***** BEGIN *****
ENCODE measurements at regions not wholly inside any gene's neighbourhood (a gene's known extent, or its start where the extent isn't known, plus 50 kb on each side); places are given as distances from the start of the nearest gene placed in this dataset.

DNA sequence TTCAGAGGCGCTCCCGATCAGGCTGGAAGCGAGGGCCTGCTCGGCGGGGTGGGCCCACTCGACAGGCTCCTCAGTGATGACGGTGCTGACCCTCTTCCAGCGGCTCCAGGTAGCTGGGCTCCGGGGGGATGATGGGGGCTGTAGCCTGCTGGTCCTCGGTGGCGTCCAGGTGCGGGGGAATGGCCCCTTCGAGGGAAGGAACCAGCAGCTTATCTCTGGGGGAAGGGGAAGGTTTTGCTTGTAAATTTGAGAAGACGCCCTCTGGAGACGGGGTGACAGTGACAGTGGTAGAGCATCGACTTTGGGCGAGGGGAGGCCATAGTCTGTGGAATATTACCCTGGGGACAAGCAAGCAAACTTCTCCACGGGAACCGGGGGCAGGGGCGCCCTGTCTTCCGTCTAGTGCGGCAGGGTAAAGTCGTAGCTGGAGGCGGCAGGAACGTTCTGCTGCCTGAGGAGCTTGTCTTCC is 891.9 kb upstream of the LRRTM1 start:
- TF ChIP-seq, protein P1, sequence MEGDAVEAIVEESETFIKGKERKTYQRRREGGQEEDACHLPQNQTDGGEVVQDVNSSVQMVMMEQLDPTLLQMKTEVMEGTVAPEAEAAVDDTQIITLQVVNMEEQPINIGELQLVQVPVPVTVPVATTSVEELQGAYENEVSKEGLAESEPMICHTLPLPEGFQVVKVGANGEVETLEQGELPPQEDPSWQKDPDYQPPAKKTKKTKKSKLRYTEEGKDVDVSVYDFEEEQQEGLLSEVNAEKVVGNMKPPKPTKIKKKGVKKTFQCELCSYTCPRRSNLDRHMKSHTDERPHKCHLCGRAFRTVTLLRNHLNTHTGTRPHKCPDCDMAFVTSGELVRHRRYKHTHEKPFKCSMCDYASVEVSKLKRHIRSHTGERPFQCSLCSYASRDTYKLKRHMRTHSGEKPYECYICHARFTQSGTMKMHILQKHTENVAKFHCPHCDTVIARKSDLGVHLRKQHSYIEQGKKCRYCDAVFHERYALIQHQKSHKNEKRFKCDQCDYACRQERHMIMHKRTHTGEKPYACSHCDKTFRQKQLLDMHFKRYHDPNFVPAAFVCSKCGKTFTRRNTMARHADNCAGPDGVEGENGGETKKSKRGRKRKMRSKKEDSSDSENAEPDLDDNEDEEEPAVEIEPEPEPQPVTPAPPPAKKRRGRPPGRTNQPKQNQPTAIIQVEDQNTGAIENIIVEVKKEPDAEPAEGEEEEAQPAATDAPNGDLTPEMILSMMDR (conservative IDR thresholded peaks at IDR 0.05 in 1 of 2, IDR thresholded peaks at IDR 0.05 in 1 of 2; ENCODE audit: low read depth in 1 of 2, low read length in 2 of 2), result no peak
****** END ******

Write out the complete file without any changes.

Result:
ENCODE measurements at regions not wholly inside any gene's neighbourhood (a gene's known extent, or its start where the extent isn't known, plus 50 kb on each side); places are given as distances from the start of the nearest gene placed in this dataset.

DNA sequence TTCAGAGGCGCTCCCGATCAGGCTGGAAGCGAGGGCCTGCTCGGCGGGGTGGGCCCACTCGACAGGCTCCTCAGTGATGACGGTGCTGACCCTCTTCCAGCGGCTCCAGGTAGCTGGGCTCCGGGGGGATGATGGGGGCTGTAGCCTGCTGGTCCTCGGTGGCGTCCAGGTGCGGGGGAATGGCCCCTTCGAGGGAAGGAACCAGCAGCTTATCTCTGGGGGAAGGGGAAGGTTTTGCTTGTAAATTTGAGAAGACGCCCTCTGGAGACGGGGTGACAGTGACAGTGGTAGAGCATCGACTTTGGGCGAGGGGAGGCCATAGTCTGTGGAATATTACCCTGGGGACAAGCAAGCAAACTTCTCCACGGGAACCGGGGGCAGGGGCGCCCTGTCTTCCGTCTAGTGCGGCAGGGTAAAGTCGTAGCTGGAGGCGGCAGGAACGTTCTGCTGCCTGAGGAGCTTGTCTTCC is 891.9 kb upstream of the LRRTM1 start:
- TF ChIP-seq, protein P1, sequence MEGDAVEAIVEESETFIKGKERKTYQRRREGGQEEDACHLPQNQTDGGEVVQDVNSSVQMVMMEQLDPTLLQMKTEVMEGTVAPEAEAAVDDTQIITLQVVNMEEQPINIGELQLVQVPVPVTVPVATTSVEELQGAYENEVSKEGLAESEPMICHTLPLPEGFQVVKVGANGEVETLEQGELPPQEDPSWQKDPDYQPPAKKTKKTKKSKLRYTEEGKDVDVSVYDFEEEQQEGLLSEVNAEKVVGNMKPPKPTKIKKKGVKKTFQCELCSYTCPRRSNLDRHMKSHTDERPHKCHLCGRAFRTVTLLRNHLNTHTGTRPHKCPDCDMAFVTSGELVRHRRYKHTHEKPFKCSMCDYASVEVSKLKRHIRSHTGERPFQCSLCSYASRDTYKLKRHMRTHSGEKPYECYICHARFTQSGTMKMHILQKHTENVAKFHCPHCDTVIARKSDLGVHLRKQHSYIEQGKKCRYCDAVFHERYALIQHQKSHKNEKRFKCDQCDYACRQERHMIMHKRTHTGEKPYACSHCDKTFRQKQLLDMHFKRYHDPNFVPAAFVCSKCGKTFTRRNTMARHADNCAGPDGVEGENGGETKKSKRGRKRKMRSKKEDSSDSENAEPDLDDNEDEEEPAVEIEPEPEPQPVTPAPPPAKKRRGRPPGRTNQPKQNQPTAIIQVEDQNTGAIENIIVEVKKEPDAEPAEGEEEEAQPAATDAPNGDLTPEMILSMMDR (conservative IDR thresholded peaks at IDR 0.05 in 1 of 2, IDR thresholded peaks at IDR 0.05 in 1 of 2; ENCODE audit: low read depth in 1 of 2, low read length in 2 of 2), result no peak